Inside a mountain in Norway’s high Arctic, the world’s music will be stored in something called the Global Music Vault, preserving it for future generations. It implies a rather apocalyptic view of the future — one presumably without societies who will value or be able to celebrate musical heritage.
The Vault is to be constructed in the same mountain as the Global Seed Vault, also known as the Dooms Day Vault, in Svalbard, Norway. It will be part of the Arctic World Archive. The idea is to be able to preserve capsules of recorded music for over 1,000 years.
The structures use old, decommissioned coal mines which are already designed to be as indestructible as possible.
The idea, while well-meaning, also raises some questions.
How did this all come about?
Luke Jenkinson, Managing Director of the Oslo-based Global Music Vault, is an American IT entrepreneur. The Vault is his brainchild. After working at the National Museum of Norway on a digitization project, and becoming aware of the fairly dismal way that the music industry itself (doesn’t) protect its archives, he came up with the idea. How to create an eco-friendly, yet highly efficient, way of storing music for the very long term?
Why the Arctic?
Since a zero emissions policy is the target, the music capsule and film storage can take place over a long period of time while using very little electricity. Likewise, the storage materials themselves have been chosen for longevity and environmental impact.
How can they store music in the cold?
The Vault stores the music in innovative and durable silicone storage capsules. Jenkinson knew that existing tech — CDs and vinyl LPs at the time — wouldn’t last, and he didn’t want to rely on servers and networks.
Jenkinson’s company, Elire, partnered with Microsoft to develop the eco-friendly solution: a small silica glass platter that can store master quality digital music files using laser optics. The music is etched into the surface of the resilient and virtually impervious material, which resists damage due to extreme temperatures, water, abrasion, and even electromagnetic pulses.
Each square can hold about 150GB of data, although Elire is continuing to develop the technology with a view to expanding that to a terabyte or two. Possible future funding through subsidies and the UN is being explored.
How do they plan on gathering the music? Who decides?
Jenkinson’s idea is to simply call for music from anyone, anywhere. “At the moment, those people that sit in libraries and archive roles, they’re the ones that decide, you know, what’s important and what’s not — and that’s normally in the moment or after what’s happened,” he says. “The music industry has a chance to remove those barriers of figuring out what should we archive, when, essentially, you can archive everything,” Jenkinson told The Independent.
The idea is to gather the music capsules, and then deposit them to the Vault in batches. In 2021, the Global Music Vault sent out a call for contributions, coordinating their efforts with the International Music Council (IMC) to ensure representation from all regions and countries.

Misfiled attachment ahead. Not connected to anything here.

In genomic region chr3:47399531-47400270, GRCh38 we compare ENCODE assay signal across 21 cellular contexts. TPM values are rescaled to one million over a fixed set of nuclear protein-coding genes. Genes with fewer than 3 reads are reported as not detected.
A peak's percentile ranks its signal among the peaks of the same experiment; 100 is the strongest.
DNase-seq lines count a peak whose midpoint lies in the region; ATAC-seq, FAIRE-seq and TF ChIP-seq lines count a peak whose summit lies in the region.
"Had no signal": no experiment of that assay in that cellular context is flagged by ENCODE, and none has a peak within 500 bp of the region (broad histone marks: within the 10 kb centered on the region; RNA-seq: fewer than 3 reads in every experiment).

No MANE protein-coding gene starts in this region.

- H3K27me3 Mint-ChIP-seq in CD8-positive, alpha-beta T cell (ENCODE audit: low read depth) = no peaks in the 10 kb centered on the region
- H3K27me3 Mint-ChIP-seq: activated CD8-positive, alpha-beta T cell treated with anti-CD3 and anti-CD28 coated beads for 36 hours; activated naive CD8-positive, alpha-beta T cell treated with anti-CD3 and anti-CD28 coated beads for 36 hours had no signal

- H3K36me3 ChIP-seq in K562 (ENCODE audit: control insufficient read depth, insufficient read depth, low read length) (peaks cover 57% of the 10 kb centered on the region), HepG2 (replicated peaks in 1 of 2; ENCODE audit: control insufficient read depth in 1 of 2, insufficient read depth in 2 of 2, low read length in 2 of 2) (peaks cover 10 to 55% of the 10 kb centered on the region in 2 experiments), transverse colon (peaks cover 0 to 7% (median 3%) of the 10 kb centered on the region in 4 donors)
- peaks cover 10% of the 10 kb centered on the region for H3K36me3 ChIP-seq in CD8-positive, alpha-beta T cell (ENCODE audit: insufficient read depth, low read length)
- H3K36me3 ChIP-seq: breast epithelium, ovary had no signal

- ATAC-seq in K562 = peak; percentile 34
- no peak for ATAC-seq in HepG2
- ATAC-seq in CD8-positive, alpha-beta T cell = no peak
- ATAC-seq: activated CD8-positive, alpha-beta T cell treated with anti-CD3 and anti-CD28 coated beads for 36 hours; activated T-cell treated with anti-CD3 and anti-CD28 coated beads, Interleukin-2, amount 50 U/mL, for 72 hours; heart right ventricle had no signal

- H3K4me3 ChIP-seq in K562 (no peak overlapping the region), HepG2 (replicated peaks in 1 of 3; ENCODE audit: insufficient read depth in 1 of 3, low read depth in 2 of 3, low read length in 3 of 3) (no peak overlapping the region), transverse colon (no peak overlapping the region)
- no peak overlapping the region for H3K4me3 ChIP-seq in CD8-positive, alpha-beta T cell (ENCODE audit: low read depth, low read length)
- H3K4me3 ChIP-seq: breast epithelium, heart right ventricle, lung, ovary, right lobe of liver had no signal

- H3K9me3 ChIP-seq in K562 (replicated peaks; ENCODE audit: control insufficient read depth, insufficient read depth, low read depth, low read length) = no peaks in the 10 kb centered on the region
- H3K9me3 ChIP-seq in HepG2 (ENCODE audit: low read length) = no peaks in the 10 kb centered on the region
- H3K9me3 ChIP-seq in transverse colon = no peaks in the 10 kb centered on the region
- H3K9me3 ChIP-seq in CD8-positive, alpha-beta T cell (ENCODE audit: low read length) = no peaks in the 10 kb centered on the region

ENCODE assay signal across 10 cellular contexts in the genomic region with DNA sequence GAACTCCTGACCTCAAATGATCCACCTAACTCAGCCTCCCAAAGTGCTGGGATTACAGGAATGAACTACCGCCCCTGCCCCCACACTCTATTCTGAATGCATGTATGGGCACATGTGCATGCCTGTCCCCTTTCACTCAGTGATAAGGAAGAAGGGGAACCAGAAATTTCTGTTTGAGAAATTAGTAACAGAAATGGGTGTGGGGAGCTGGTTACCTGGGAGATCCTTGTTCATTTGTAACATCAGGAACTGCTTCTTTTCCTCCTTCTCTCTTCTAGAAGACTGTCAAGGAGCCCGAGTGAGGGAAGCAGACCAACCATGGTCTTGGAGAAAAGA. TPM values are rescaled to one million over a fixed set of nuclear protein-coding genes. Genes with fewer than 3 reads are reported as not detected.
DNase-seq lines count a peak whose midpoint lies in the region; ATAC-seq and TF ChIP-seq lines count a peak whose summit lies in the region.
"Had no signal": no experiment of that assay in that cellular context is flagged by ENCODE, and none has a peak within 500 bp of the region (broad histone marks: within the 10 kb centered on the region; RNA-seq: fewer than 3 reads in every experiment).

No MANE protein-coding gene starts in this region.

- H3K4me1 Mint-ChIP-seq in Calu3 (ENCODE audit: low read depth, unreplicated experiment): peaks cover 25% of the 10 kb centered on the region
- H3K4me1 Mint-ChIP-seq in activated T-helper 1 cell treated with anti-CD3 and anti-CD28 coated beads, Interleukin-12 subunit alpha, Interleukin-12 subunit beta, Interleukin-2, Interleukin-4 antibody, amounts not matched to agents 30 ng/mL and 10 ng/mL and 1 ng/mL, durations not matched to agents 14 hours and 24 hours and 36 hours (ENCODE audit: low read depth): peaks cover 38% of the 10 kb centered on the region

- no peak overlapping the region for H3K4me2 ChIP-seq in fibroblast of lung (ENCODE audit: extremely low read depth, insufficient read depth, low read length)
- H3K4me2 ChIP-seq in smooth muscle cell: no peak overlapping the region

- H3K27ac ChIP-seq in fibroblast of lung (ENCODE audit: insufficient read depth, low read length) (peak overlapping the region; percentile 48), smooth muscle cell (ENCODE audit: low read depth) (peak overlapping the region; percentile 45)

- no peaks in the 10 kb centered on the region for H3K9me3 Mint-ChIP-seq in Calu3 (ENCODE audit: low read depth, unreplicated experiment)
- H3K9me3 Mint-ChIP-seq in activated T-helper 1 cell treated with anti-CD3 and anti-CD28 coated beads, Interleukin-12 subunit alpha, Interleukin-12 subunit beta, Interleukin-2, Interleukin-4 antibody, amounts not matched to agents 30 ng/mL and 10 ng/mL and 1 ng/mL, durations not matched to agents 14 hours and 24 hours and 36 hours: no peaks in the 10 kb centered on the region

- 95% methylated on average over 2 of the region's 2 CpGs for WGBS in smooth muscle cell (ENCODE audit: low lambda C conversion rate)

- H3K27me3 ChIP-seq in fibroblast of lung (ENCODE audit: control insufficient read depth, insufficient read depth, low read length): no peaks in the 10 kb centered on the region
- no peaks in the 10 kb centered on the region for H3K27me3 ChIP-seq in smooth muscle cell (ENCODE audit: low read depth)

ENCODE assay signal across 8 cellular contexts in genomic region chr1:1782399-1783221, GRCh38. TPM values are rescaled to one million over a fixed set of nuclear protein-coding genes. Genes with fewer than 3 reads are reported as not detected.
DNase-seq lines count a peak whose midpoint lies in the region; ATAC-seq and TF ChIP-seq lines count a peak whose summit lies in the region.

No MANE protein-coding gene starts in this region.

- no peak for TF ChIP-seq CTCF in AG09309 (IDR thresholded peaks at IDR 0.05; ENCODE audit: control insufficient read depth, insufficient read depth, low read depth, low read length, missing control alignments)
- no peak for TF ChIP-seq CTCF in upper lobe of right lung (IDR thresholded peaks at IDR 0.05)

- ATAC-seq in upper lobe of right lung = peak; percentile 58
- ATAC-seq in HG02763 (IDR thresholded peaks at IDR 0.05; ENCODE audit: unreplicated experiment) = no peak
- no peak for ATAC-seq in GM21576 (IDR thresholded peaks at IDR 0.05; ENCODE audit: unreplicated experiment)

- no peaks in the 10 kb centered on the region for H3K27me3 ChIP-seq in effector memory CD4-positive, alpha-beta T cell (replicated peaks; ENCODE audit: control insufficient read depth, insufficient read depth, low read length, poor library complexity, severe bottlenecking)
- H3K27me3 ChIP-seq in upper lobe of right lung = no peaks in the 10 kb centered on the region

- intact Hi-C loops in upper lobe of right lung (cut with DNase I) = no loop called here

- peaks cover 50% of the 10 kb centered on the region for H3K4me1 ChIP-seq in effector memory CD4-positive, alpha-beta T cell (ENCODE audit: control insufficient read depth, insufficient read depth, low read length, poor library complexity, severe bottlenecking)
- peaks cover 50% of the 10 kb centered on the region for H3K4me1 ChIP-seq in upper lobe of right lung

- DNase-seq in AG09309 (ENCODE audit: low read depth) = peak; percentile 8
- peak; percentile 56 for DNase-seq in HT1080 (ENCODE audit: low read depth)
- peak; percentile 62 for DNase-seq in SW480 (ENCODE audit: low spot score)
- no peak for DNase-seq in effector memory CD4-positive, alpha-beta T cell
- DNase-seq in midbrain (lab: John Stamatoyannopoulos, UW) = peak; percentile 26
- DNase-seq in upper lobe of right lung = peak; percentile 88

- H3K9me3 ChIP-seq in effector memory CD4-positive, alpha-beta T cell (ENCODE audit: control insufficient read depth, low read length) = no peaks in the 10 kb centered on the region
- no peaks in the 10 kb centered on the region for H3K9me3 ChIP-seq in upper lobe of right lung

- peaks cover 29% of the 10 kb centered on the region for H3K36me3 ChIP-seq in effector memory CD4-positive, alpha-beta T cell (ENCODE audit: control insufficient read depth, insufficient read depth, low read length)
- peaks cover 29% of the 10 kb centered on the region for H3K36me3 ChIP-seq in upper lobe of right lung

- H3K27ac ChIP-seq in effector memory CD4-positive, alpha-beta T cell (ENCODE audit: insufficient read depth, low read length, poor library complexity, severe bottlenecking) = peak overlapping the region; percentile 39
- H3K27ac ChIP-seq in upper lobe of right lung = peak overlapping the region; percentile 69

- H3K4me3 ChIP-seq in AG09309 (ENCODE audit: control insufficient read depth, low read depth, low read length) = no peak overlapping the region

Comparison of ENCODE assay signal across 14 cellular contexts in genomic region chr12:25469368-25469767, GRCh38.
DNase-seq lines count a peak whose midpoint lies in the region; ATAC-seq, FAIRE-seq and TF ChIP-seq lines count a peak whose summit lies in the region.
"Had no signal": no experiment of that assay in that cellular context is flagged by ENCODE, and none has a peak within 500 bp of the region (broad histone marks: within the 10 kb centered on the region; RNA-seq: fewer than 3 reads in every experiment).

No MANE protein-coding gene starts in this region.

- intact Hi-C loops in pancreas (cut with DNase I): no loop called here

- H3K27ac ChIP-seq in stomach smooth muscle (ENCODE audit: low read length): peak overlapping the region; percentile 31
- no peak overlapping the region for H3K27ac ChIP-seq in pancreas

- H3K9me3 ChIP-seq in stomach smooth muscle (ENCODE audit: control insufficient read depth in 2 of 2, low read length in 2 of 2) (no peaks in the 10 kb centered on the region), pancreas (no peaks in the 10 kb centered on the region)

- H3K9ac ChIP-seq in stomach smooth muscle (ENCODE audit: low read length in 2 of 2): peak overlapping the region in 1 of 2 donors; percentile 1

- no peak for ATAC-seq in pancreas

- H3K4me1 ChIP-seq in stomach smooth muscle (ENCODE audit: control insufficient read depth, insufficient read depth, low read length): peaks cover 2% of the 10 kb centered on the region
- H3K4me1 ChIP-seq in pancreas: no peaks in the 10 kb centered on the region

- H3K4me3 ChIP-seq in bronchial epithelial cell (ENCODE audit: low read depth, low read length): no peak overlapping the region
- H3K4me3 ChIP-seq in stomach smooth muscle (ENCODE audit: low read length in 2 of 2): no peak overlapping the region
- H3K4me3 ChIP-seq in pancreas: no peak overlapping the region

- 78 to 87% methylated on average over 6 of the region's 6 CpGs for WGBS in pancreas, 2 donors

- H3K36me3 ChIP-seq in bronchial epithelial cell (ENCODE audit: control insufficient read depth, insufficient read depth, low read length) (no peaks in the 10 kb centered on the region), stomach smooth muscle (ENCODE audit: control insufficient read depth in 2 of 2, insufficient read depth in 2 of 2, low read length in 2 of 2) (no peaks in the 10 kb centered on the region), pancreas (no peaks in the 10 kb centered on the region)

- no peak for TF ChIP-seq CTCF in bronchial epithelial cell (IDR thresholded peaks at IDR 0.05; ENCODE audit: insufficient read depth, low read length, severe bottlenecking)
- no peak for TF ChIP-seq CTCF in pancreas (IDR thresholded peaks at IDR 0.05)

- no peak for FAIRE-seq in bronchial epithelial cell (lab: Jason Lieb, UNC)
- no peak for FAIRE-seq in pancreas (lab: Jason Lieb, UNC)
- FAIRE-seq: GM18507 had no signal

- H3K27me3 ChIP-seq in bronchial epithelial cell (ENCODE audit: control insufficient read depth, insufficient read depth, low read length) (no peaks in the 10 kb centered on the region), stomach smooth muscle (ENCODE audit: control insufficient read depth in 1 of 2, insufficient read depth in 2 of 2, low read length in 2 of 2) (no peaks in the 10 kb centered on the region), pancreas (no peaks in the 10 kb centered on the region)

The International Music Council (IMC) was founded in 1949 by UNESCO. Based in Paris, it represents the world’s largest network of music related organizations. Its goal is to promote access to music, with direct connections to more than 1,000 organizations in about 150 countries.
Through the IMC, designated Music Rights Champions will help curate the collection. They include:
- Cambodian musician and human rights activist Arn Chorn-Pond, a survivor of the Khmer Rouge regime who spent his childhood in a children’s labour camp. He survived by learning music, first playing propaganda music before escaping to Thailand, where he was adopted and brought to the US.
- Dr. Ahmad Sarmast, an Afghani musician and music educator who became a refugee in Australia due to persecution by the Islamist authorities. The first Afghan to earn a Ph.D. in music, he defied the Taliban to teach music to both boys and girls.
- Scottish percussionist Dame Evelyn Glennie, selected as one of the two laureates for the Polar Music Prize of 2015, enjoys a successful career as a solo percussionist. She is also dedicated to music education.
- Egyptian musician Ramy Essam is probably best known for his anthemic performances in Tahrir Square in Cairo during the Egyptian Revolution of 2011.
- Kenyan Tabu Osusa is the founding Executive Director of Ketebul Music, and highly involved in the East African music industry as a promoter, producer, composer and band manager.
The first deposit to the Vault located about 1,000 feet inside the mountain is anticipated for fall 2023.
It will include contributions from Kenya’s Ketebul Music Archives, the International Library of African Music, the National Library of New Zealand, the Orchestra of Indigenous Instruments and New Technologies, Fayha Choir (Lebanon), and Sweden’s Polar Music Prize ceremony.
It’s anticipated that the work will be ongoing — in effect, a constantly growing archive of the world’s music.
Of course, it doesn’t have to take a global apocalyptic event for the world to start losing its music. Accidents and fires, like the devastating 2019 blaze at Universal Studios in Hollywood that destroyed scores of master tapes, and digital mayhem can also put music files at risk.
Its purpose may have a dark edge to it, but still, the prospect of a large and growing repository of music from across the globe is an appealing idea.
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